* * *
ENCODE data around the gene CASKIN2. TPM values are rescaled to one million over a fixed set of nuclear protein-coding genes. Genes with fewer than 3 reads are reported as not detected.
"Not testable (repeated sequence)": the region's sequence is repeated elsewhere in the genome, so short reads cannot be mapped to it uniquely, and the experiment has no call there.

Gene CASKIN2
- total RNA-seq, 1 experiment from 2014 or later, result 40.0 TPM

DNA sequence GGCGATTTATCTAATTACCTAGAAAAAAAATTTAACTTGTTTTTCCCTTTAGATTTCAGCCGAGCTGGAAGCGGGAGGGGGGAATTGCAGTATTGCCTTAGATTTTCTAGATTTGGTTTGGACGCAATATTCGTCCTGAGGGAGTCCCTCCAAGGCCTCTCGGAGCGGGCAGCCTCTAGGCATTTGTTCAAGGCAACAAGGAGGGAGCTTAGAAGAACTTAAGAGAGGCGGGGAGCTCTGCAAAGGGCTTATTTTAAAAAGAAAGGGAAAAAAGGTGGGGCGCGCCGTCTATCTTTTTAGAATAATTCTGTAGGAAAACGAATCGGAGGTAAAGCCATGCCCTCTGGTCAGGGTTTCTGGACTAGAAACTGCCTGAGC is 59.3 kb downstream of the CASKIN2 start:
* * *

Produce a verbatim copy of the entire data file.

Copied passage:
ENCODE data around the gene CASKIN2. TPM values are rescaled to one million over a fixed set of nuclear protein-coding genes. Genes with fewer than 3 reads are reported as not detected.
"Not testable (repeated sequence)": the region's sequence is repeated elsewhere in the genome, so short reads cannot be mapped to it uniquely, and the experiment has no call there.

Gene CASKIN2
- total RNA-seq, 1 experiment from 2014 or later, result 40.0 TPM

DNA sequence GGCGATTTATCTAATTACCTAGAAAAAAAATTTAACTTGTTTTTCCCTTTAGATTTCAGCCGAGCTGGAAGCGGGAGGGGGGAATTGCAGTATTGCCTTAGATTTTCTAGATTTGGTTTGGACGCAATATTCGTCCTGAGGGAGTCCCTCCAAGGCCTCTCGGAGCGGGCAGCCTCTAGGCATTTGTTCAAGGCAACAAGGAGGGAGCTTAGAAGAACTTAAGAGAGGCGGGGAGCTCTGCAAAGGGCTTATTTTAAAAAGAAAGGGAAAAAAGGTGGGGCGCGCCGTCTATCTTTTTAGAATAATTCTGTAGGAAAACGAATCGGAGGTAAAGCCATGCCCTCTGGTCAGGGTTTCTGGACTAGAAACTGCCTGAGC is 59.3 kb downstream of the CASKIN2 start: